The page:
Molybdenum is included into the group of rare metals. The element was discovered by C. Scheele in 1779 in the form of molybdic acid. Its concentration in the Earth's crust is 0.00011 %. Molybdenum and its alloys are widely used in various fields of engineering and industry, but the major consumer is the ferrous metallurgy — 70 80 % of the produced molybdenum goes to the production of alloyed steels. The balance is used in the form of pure metallic molybdenum and molybdenum alloys, alloys with non-ferrous and rare metals as well as in the form of chemical compounds.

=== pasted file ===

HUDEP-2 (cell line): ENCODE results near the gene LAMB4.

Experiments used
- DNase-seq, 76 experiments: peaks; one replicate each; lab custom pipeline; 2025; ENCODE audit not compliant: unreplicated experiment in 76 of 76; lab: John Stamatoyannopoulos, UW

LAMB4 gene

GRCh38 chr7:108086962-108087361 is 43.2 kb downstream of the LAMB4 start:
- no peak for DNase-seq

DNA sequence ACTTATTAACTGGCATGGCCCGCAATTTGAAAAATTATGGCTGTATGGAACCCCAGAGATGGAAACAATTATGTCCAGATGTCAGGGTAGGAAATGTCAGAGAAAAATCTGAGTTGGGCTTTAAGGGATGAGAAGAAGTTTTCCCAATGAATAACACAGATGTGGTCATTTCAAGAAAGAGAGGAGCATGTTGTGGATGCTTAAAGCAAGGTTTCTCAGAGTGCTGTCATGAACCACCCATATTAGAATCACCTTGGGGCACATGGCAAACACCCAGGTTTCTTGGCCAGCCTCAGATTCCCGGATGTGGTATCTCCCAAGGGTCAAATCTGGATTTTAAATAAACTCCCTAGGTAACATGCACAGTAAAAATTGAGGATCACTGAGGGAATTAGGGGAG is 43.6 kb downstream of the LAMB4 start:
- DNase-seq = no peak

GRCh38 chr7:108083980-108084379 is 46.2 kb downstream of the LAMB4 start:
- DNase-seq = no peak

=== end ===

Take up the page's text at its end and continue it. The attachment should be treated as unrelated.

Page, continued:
Molybdenum improves hardenability and mechanical properties of steel. It is used to obtain a uniform fine-grained structure of steel. It is also used to widen the temperature range of quenching and tempering and to improve resistance to overheating.

The total allowable mass of sand inclusions, slag and other contaminants is limited to 0.5 % of the batch mass. Adherent materials and oxides film are allowed.

Ferromolybdenum is transported in lumps or in the form of crushed and screened particles. Allowable particle sizes should match specification.

Ferromolybdenum is transported in special containers, steel drums and wooden boxes.